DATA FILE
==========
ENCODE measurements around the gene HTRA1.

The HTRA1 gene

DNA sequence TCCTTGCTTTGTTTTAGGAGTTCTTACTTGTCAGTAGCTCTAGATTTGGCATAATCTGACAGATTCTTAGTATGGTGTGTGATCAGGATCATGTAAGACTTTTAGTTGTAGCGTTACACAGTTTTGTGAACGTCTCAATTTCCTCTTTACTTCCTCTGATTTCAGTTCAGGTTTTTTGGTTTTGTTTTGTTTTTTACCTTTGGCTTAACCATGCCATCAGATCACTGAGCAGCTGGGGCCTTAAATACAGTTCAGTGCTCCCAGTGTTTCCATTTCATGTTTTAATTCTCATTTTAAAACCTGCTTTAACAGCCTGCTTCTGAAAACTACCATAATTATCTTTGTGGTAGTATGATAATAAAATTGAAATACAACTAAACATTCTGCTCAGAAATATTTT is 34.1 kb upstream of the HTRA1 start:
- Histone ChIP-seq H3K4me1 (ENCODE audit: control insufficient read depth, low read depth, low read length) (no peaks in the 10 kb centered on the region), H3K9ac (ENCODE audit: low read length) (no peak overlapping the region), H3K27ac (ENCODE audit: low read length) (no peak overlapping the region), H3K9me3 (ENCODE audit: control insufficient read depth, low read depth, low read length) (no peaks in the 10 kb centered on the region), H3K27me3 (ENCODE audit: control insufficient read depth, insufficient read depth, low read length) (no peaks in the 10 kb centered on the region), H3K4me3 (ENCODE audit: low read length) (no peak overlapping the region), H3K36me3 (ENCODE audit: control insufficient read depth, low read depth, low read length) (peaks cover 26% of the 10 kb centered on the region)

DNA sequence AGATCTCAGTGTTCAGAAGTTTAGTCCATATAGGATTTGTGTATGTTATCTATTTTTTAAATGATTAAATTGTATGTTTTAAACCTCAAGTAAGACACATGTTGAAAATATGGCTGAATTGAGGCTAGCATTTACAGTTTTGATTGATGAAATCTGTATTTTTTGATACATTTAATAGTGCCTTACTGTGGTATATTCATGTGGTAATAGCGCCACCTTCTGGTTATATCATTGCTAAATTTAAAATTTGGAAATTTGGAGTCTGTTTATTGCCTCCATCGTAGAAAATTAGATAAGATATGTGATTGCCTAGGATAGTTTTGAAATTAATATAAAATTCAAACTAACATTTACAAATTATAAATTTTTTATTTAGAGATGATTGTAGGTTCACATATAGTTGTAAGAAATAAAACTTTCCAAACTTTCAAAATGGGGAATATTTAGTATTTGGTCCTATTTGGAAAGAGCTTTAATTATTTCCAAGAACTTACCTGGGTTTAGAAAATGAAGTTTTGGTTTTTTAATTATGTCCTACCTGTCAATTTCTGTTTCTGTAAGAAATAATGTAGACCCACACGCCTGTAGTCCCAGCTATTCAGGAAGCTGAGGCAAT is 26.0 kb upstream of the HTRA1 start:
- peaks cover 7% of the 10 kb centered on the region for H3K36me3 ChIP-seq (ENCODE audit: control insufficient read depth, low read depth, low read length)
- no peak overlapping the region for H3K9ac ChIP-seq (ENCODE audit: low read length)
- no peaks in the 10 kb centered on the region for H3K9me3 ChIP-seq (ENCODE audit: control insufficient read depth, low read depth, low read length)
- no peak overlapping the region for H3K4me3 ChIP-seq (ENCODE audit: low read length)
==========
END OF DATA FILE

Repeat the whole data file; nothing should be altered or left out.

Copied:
ENCODE measurements around the gene HTRA1.

The HTRA1 gene

DNA sequence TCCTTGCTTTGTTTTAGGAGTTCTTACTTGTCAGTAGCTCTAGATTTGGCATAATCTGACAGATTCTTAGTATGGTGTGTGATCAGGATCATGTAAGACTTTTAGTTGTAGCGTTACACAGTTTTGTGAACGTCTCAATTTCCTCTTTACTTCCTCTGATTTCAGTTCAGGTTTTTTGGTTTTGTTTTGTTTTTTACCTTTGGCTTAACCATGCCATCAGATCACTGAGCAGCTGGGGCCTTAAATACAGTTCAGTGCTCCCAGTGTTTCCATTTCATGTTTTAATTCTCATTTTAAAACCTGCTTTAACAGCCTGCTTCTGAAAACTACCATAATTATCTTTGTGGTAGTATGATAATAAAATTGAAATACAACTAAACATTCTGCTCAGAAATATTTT is 34.1 kb upstream of the HTRA1 start:
- Histone ChIP-seq H3K4me1 (ENCODE audit: control insufficient read depth, low read depth, low read length) (no peaks in the 10 kb centered on the region), H3K9ac (ENCODE audit: low read length) (no peak overlapping the region), H3K27ac (ENCODE audit: low read length) (no peak overlapping the region), H3K9me3 (ENCODE audit: control insufficient read depth, low read depth, low read length) (no peaks in the 10 kb centered on the region), H3K27me3 (ENCODE audit: control insufficient read depth, insufficient read depth, low read length) (no peaks in the 10 kb centered on the region), H3K4me3 (ENCODE audit: low read length) (no peak overlapping the region), H3K36me3 (ENCODE audit: control insufficient read depth, low read depth, low read length) (peaks cover 26% of the 10 kb centered on the region)

DNA sequence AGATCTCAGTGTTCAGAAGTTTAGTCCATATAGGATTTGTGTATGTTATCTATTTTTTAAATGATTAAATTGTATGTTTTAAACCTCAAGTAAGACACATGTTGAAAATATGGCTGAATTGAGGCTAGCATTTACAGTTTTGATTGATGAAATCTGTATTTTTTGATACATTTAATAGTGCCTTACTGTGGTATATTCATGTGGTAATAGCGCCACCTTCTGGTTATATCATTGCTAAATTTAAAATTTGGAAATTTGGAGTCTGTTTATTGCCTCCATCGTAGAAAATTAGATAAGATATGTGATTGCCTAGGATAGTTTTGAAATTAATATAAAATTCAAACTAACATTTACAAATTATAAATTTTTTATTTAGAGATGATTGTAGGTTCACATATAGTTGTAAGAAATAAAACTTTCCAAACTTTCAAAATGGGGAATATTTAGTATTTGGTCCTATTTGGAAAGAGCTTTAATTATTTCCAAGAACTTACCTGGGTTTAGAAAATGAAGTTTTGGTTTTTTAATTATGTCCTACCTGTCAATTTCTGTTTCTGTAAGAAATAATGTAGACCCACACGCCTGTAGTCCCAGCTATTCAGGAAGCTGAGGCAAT is 26.0 kb upstream of the HTRA1 start:
- peaks cover 7% of the 10 kb centered on the region for H3K36me3 ChIP-seq (ENCODE audit: control insufficient read depth, low read depth, low read length)
- no peak overlapping the region for H3K9ac ChIP-seq (ENCODE audit: low read length)
- no peaks in the 10 kb centered on the region for H3K9me3 ChIP-seq (ENCODE audit: control insufficient read depth, low read depth, low read length)
- no peak overlapping the region for H3K4me3 ChIP-seq (ENCODE audit: low read length)